Israeli-founded companies based in Massachusetts brought in $9.3 billion to the U.S. state last year, continuing to outpace Massachusetts' economy in overall revenue and job growth, according to a new report released Wednesday by the New England-Israel Business Council.
When factoring in the impact of spending on goods and services, such as office space, marketing and other business needs, that figure nearly doubled, to $18.1 billion, the report found.
Some 200 companies employ nearly 9,000 people in Massachusetts, up from some 6,600 three years ago, when NEIBC released a similar study. Both studies were conducted by Stax, Inc, a strategic management consulting firm, with support from the Combined Jewish Philanthropies of Greater Boston.
In that time, the revenue from the Israeli-founded companies grew twice as fast as the Massachusetts economy overall and now represents nearly 4 percent of the state’s entire economy.
“That’s a big deal,” said the report’s author, David Goodtree. “Israeli founded companies are a major driver of the [Massachusetts] economy and are bigger than before, Goodtree told JTA in a phone conversation ahead of a news conference on Wednesday morning at MIT’s Sloan School of Management. Massachusetts Governor Charlie Baker is expected at the press conference, as are several hundred business leaders including Lior Div, the CEO of Cybereason, an Israeli-founded cybersecurity firm now based in Boston.
While data storage companies and the life sciences have been significant for several decades, the fastest growing sectors for Israeli-founded companies in Massachusetts include cyber security as well as companies that focus on the tools to create apps, Goodtree found in the study. Other strong sectors include water technology, eHealth, and 3D printing.
“Israeli businesses play a leading role in our state’s robust economy, in both tech and life science and we greatly value our special relationship,” Baker said in a statement. “The future looks bright for the Commonwealth and Israeli companies to bring even more world-changing innovations to global markets together.”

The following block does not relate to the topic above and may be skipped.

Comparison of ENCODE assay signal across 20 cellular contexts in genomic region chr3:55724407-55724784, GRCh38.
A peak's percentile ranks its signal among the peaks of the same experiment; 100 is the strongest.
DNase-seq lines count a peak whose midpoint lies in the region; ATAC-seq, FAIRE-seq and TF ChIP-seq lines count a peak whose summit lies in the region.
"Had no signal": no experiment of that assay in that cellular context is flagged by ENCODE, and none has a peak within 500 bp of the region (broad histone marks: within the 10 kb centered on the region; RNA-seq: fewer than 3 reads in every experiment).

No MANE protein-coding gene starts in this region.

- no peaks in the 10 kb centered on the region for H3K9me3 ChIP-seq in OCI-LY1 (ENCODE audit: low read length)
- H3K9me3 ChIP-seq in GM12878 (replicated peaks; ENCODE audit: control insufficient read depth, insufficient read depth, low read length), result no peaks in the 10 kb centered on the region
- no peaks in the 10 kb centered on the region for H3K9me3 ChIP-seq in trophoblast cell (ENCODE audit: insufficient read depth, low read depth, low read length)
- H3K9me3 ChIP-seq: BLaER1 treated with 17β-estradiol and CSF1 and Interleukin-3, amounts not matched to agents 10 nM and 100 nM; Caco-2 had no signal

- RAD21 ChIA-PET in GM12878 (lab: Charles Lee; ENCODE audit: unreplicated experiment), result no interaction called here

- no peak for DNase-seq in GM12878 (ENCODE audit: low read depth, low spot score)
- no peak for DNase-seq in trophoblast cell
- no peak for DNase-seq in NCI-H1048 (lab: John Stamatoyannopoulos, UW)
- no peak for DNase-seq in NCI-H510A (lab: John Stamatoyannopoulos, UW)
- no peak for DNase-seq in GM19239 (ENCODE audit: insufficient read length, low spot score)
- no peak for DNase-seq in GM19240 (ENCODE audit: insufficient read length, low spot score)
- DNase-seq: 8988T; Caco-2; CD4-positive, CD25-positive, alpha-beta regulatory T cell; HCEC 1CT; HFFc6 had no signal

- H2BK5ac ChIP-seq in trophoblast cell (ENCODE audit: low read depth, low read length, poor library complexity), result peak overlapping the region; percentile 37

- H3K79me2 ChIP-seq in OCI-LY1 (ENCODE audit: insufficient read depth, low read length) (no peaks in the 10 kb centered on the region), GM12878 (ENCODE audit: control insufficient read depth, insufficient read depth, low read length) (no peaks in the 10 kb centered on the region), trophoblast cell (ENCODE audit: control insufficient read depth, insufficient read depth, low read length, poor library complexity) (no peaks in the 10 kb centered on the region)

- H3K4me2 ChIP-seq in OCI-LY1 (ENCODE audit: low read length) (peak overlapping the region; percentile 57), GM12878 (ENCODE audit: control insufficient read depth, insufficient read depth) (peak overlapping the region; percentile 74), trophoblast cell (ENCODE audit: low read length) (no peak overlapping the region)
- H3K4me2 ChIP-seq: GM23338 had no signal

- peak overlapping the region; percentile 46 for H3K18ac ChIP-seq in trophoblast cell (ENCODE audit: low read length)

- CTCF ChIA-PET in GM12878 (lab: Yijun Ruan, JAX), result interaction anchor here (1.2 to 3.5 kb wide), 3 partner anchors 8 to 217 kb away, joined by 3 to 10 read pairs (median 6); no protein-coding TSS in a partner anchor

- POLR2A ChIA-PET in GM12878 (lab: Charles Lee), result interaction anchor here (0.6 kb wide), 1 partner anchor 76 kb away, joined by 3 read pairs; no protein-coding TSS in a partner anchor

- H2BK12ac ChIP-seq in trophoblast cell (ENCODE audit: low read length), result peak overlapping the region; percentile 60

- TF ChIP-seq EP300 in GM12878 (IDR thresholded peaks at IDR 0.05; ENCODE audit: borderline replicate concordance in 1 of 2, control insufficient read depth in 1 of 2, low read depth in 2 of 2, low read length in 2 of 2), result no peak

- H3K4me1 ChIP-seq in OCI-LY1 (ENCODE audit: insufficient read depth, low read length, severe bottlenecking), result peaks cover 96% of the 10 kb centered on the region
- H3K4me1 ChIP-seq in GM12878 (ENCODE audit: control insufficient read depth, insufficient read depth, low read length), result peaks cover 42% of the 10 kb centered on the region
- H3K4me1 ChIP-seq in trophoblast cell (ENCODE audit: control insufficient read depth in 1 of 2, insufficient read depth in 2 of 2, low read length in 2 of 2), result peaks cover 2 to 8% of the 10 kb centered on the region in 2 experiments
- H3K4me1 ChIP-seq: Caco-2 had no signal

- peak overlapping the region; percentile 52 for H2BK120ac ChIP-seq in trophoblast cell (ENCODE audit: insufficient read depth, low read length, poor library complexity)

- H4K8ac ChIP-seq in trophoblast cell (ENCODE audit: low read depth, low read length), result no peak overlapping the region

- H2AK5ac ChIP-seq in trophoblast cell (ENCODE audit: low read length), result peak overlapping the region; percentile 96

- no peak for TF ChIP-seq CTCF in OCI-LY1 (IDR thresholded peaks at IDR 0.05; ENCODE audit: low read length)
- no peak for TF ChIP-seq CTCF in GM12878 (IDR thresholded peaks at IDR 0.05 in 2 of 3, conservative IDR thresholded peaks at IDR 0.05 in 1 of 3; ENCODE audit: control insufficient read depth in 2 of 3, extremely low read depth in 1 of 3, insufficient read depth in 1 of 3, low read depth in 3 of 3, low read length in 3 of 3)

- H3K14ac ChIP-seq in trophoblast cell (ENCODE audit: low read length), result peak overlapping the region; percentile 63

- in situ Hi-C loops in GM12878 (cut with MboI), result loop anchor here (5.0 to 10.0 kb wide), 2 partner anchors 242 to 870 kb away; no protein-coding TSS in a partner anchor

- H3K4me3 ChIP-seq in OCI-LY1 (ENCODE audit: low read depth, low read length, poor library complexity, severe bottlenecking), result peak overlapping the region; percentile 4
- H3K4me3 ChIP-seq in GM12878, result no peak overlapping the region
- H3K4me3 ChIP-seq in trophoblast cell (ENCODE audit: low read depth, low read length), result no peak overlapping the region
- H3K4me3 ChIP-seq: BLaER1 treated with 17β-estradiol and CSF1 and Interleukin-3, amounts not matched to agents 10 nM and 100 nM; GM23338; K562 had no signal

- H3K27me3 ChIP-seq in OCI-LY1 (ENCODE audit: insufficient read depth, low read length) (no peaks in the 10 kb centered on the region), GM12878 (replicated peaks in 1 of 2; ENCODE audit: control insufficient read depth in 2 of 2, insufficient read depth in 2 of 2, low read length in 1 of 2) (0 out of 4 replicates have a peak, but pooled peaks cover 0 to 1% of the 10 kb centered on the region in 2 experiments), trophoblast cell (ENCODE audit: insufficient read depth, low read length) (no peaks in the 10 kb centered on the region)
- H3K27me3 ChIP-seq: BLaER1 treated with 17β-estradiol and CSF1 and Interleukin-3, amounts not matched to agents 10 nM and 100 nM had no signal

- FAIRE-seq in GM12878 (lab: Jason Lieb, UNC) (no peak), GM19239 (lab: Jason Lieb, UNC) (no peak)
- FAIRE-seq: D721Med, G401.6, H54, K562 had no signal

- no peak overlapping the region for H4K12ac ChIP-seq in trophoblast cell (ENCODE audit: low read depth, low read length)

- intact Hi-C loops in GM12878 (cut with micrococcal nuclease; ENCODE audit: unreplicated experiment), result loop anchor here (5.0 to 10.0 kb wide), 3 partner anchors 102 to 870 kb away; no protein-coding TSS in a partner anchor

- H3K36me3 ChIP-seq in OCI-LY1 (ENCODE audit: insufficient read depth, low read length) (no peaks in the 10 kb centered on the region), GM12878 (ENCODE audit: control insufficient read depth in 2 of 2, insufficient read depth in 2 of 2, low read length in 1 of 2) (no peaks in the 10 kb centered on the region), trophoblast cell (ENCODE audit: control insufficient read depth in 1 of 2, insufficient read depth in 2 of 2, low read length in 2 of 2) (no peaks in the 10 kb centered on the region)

“The Massachusetts-Israel innovation partnership is about more than just revenue; it is about improving the quality of life for Israelis, Americans, and the world as a whole,” said Israeli Consul General to New England Yehuda Yaacov. In a statement, Yaacov said, the economic relationship is a model of collaboration for other states.
But Goodtree cautioned that competition from other states is fierce. Since 2010, thirty U.S. governors have brought trade delegations to Israel, the report noted. The chief competitors are New York and Silicon Valley. The advantages of Massachusetts are in its stronger talent pool and a lower cost of doing business, Goodtree said, but this is not widely enough known in Israel.
The report also noted that Israel-founded businesses in Massachusetts secured nearly $1.2 billion in venture capital investments between 2013 and 2015, representing 10 percent of all venture investments in the state. Nearly 70 percent of that money came from out of state, including from Israel and Silicon Valley.
“The Israel – Massachusetts business relationship started over half a century ago and has grown ever since,” said Dan Trajman, president and CEO of NEIBC. Over the next several years, “Looking towards the future, we can see in the next several years the addition of one hundred Israeli founded companies contributing to the local economy with the support of the innovative ecosystems on both sides of the pond,” he said in a statement.
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